A big announcement and a mailbag full of questions about squatting, fish oil, and more!
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Hey guys, long time listener here from Florida. I am 19, male, 5’11”, 185 pounds, and ~12% bf. I have been trying to gain strength and size recently, and I have a question about SQUATS. I love squats, but have had some trouble form wise after getting back into the rack. Firstly, I have bad hip flexibility I believe and have had some trouble getting down all the way to parallel. To remedy this I have started trying DeFranco’s agile eight, if you haven’t heard of it it consists of foam rolling, stretching etc for the hips. Also I have noticed that when I squat and really try to get down to parallel with good form, I feel like I am about to fall backwards once I am at my lowest point. I asked someone in the gym for advice and he suggested putting my heels on 2.5 lb plates for stability. And lastly, and I what gives me the most trouble is my wrists. Today, I was doing box squats and I did 185X20. After racking the bar I felt a familiar “decompression” feeling in my wrists and general pain in them. I know this shouldn’t happen, and I am wondering what to do?
So in summary:
How to increase hip flexibility to get me squatting ass to grass?
What can I do differently to not feel unstable at the bottom of a rep/ is the heel plate idea solid advice?
What is the most likely problem with my wrists and what can I do to remedy the situation?
Thanks in advance, anything you’ve got I’m sure will be of help. -Hunter
Hi Kevin, Leigh and John. Love the show, and have been listening for years. My questions is one that relates to doing what your boss tells you vs. doing what you believe is right.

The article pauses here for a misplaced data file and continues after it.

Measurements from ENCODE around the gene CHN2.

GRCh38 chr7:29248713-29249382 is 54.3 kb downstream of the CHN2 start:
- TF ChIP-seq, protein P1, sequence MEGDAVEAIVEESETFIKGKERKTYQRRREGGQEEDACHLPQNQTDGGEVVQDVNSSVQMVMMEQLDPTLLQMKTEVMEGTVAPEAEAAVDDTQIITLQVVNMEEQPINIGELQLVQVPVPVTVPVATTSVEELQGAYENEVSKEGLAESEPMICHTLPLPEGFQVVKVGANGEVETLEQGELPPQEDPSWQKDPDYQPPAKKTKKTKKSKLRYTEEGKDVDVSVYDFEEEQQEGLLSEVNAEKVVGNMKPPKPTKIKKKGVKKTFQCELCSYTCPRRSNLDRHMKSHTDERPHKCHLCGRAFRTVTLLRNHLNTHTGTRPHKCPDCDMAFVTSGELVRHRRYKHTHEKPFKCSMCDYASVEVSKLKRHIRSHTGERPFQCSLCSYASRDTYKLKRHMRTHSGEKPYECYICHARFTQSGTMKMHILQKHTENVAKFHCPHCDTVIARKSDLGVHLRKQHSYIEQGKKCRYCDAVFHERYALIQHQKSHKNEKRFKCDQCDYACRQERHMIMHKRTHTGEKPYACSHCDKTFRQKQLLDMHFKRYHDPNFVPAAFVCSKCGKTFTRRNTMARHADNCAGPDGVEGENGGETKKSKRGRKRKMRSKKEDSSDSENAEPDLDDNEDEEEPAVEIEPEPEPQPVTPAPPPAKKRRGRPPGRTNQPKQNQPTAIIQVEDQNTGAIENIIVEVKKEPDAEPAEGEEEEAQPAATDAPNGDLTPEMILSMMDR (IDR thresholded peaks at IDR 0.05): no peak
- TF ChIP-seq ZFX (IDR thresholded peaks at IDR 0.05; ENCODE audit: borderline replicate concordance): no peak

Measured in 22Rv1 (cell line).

I work at a Crossfit affiliate, and I wholeheartedly agree with pretty much everything that you guys say about Crossfit. I believe it can be ridiculously unsafe and dangerous. Fortunately I have a working brain and focus on giving our clients exercises in which they can perform safely. Unfortunately this often clashes with my boss (the owner of the gyms) ideas. They constantly program movements that most of our clients have no business even attempting.
I’m talking lots of unilateral work, as well as typical advanced skills for people who are far from advanced. Now I do my best to modify these movements for the clients that shouldn’t be doing them, but I cannot teach every class and I have gotten in trouble for straying from the programming in the past. I feel like I am stuck between a rock and a hard place.
On one hand I have the clients safety, which to me is paramount. And on the other hand, I have my job which I love. How should I handle this situation? Do I talk to my boss?
Thanks for doing such a great job with your podcast. I wonder if you could give me some advise on the use of fish oils. I’ve been working out for about 2 years, I’m 37, 6’5 and currently weigh 200lbs. I’m looking to gain about 20lbs of lean muscle mass. I eat a healthy diet of roughly 3,500-4000 calories a day. How much fish oil would you suggest I supplement my diet with? I currently take two capsules of Carlson’s omega 3 fish oil per day. I have tried to find an answer to my question online etc but the advise ranges from 15 capsulates a day to 3 a day.